• He makes news: “Journalism is the practice of producing and disseminating information about contemporary affairs of general public interest and importance” (Schudson 11)

  • He communicates: “Communication is the social coordination of individuals and groups through shared symbols and meanings.” (Schudson 11)


Many ways to frame one event
Many ways to frame one event. institutional differences



Objectivity and its Discontents institutional differences


Donsbasch s three traditions of news journalism
Donsbasch’s institutional differences Three Traditions of News Journalism

More Objective

Less Objective


  • In the American tradition institutional differences

    • Newspapers and broadcast journalism privately owned, goal is “objectivity.”

  • In the United Kingdom

    • Newspapers are considered ideological (The Guardian is liberal, the Sun is conservative and populist).

    • While network television largely tries to be “Objective”.


What is objectivity
What is Objectivity? institutional differences

Neutrality

Accuracy

Facticity

Fairness

Balance

Impartiality

Detachment

Dispassion


What is objectivity1
What is Objectivity? institutional differences

  • Schudson: “the belief in objectivity is a faith in 'facts,' a distrust in 'values,' and a commitment to their segregation.”


  • Objectivity is institutional differencesideological in itself.

  • Susan Jacoby on a certain kind of objectivity… “The truth is always equidistant between two points.”

    • Jacoby (Fora Films – The Problem of Objectivity in Journalism) http://www.youtube.com/watch?v=aFX7kr6Y3Po


Deadly Blast at Moscow’s Main Airport Seen as Terror Attack

By MICHAEL SCHWIRTZ and J. DAVID GOODMAN (New York Times Online 24 Jan 2011)

MOSCOW — An explosion rocked an international terminal of Moscow’s busiest airport on Monday afternoon in what Russian officials described as an apparent terrorist attack. The Health Ministry reported that at least 30 people had been killed and 130 injured, according to Russian state media.

Russian news agencies, citing witnesses, said the airport’s halls were filled with so much smoke that it was difficult to count the dead. A video posted online showed bodies and luggage strewn across the smooth airport floor, barely visible under the clouds of thick smoke.

The blast occurred in the arrivals hall of Domodedovo airport, according to a spokeswoman. Investigators said the explosion occurred at 4:32 p.m. local time.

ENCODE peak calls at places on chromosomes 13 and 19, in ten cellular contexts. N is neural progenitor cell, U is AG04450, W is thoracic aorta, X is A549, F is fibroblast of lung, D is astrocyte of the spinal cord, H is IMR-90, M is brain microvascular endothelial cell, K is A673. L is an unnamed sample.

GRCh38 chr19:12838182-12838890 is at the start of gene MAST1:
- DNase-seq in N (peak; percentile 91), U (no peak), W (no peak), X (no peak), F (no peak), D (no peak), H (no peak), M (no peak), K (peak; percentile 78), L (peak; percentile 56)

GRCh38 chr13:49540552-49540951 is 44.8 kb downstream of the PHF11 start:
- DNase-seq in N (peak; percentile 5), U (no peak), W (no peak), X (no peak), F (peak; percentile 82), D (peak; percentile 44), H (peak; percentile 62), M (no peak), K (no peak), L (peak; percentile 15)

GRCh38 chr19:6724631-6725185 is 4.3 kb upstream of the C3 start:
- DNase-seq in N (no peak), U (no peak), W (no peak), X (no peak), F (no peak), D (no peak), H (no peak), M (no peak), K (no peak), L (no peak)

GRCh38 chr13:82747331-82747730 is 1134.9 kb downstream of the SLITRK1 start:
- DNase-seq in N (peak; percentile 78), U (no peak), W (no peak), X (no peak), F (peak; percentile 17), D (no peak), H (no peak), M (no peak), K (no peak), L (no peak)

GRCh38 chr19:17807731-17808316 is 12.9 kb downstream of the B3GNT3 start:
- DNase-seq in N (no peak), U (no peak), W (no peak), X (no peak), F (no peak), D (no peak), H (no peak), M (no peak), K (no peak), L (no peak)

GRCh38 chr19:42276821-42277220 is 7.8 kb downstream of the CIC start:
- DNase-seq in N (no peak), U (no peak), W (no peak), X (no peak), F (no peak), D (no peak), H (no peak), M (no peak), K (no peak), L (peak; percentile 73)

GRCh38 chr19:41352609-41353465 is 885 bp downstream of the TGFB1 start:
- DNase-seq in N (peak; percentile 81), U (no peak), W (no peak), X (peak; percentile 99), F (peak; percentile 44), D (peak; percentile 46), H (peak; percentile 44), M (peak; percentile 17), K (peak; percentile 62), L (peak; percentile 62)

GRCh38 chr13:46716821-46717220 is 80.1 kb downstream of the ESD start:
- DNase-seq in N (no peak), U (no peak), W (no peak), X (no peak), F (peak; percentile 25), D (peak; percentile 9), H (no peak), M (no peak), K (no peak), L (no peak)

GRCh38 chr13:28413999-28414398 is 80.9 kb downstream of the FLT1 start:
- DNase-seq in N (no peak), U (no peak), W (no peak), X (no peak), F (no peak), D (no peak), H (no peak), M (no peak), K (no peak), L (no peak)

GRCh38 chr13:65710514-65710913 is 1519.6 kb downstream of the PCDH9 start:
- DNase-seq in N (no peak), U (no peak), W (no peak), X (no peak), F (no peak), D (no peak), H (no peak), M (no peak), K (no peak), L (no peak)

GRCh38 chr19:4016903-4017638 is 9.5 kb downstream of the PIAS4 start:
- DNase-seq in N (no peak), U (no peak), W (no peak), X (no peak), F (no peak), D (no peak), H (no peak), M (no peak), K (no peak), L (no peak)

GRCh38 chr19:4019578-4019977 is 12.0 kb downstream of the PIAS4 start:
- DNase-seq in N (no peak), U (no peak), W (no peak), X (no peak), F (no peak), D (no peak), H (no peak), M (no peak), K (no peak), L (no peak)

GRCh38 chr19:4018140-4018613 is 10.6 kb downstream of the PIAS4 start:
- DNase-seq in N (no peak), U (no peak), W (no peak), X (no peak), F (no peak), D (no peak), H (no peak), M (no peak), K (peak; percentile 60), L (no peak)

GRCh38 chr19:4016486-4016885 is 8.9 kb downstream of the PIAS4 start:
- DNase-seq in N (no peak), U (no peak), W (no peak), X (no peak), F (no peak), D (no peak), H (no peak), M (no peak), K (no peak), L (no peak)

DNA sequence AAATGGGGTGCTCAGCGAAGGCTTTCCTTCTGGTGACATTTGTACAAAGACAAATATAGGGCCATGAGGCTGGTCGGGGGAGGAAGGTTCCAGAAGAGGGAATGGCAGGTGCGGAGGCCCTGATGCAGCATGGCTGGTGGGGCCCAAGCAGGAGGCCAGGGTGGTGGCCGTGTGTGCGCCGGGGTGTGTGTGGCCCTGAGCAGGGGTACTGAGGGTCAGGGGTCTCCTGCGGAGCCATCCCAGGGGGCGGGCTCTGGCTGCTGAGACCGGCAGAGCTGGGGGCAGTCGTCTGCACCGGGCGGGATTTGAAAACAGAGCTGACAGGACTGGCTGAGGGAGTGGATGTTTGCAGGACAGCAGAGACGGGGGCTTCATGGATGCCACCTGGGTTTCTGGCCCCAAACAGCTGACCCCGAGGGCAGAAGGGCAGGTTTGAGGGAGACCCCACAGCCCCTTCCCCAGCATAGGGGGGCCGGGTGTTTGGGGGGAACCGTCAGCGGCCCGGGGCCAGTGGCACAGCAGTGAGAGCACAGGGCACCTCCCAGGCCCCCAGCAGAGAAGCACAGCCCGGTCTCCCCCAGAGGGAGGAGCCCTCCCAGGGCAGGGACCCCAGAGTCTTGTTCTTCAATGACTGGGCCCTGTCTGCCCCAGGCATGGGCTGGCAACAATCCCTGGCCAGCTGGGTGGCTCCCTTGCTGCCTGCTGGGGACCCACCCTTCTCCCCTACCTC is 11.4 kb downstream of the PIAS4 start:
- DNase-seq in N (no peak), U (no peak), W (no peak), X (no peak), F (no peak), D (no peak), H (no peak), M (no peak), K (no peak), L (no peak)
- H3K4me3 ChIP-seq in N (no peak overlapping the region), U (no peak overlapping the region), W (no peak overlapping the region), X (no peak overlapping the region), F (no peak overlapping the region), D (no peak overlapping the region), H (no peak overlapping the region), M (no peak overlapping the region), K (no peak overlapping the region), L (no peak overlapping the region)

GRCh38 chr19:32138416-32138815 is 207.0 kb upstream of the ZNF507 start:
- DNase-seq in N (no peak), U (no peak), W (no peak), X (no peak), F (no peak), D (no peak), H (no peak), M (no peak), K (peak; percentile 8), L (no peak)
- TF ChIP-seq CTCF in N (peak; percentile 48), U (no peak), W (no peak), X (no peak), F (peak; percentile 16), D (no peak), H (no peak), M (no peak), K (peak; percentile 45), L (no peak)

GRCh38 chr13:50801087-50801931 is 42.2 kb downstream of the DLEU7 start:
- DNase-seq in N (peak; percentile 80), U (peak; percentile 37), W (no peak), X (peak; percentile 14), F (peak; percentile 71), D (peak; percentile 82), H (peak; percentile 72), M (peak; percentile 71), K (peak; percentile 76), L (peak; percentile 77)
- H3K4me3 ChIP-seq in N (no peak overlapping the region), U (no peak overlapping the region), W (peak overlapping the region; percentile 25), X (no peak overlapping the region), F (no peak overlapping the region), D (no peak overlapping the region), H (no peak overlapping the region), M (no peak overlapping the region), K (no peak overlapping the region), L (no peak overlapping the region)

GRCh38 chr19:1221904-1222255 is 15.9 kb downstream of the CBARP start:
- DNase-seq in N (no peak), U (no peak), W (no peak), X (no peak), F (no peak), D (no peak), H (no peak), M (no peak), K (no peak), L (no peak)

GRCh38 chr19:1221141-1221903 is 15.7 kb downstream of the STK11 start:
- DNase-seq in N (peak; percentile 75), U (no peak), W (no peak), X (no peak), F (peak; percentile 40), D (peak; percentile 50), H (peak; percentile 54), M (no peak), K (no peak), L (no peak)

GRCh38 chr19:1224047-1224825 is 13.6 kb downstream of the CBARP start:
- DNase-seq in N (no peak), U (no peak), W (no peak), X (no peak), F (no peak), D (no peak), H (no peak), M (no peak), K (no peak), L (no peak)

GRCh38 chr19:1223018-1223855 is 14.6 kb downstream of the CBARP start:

Sergei Lavochkin, who was at the airport meeting a friend, said he was 100 feet away when the bomb detonated. “I heard a loud bang, and some tiles fell from the ceiling,”

Mr. Lavochkin told Rossiya-24, a cable news service. “I saw carts, the ones you use to move luggage. They were transporting people on them.”

An eyewitness who gave his name as Yuri said the intense blast sent roughly 200 people scrambling for safety.

Multiple sources, each one attributed. Emphasis on eyewitness accounts. Unemotional tone.


What is impartiality
What is impartiality? Attack

  • Not the same thing as objectivity, but perhaps part of it.

  • Gareth Bentley’s research shows that BBC reporters, when they talk about their work, are most concerned with impartiality or appearing balanced.

  • A typical BBC position is that “people say we’re anti-semetic AND anti-Palestinian – we must be doing something right.

  • Impartiality means showing both sides, giving each argument equal weight – “Balance.”


Bbc values objectivity
BBC – Values Objectivity Attack

  • Part of their Editorial Guidelines ensure maintaining “a reputation of objectivity and accuracy.

  • When BBC journalist Jeremy Bowen won an award last year, his speechillustrates this.

  • He said that following a recent piece, on the Israeli raid on the aid convoy sailing to Gaza, he had received an email from John Pilger (a very left British journalist) saying: "I was a weasel, a disgrace to journalism –because I was trying to report impartially.”

  • "On the other hand, I had a very nasty email from someone in north London, who said I was rabidly antisemitic, and people I loved would soon kill me. I am encouraged by irritating everyone.” •

  • (Maggie Brown, Guardian.co.uk, Thursday 10 June 201


The development of objectivity as a news value
The Development of Objectivity as a News Value Attack

  • In the West, early press was highly polemical.

  • Ben Bagdikian, Turkish born American newspaper editor, describes in Media Monopoly how “objectivity” as an ideal helped professionalise journalism:

  • “The standard version of "objectivity" holds that it was created to end nineteenth-century sensationalism. To a large extent it did, and that alone made it appealing to serious journalists. "Objectivity" demanded more discipline of reporters and editors because it expected every item to be attributed to some authority. No traffic accident could be reported without quoting a police sergeant. No wartime incident was recounted without confirmation from government officials. 'Objectivity" increased the quantity of literal facts in the news, and it did much to strengthen the growing sense of discipline and ethics in journalism.


Criticisms of objectivity
Criticisms of Objectivity Attack

  • Shouldn’t a journalist tell us what he thinks?